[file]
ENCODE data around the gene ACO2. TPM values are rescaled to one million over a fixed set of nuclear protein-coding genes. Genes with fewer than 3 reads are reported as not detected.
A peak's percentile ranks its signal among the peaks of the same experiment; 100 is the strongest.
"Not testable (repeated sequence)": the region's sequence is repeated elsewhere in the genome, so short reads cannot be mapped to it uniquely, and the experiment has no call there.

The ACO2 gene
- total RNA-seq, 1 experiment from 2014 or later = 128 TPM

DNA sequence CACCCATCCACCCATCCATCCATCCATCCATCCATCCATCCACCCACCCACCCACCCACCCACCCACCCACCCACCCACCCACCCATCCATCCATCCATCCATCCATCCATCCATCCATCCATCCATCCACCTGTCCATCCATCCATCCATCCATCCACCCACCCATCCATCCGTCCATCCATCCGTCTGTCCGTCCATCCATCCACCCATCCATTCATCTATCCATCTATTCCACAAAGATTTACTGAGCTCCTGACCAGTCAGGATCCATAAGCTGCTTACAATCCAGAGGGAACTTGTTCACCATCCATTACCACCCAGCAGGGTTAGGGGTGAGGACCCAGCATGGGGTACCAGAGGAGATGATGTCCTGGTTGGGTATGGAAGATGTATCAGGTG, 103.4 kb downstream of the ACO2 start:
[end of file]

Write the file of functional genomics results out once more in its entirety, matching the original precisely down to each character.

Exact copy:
ENCODE data around the gene ACO2. TPM values are rescaled to one million over a fixed set of nuclear protein-coding genes. Genes with fewer than 3 reads are reported as not detected.
A peak's percentile ranks its signal among the peaks of the same experiment; 100 is the strongest.
"Not testable (repeated sequence)": the region's sequence is repeated elsewhere in the genome, so short reads cannot be mapped to it uniquely, and the experiment has no call there.

The ACO2 gene
- total RNA-seq, 1 experiment from 2014 or later = 128 TPM

DNA sequence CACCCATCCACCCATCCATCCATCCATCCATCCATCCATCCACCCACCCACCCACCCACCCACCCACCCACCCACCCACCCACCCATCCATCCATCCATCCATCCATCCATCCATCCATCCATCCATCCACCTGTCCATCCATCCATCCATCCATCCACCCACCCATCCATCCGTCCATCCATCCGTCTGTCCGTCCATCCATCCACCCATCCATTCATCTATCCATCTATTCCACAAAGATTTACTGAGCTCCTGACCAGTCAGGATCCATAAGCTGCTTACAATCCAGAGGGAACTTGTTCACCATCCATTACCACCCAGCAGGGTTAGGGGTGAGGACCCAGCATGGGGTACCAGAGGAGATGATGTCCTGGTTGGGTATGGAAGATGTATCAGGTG, 103.4 kb downstream of the ACO2 start: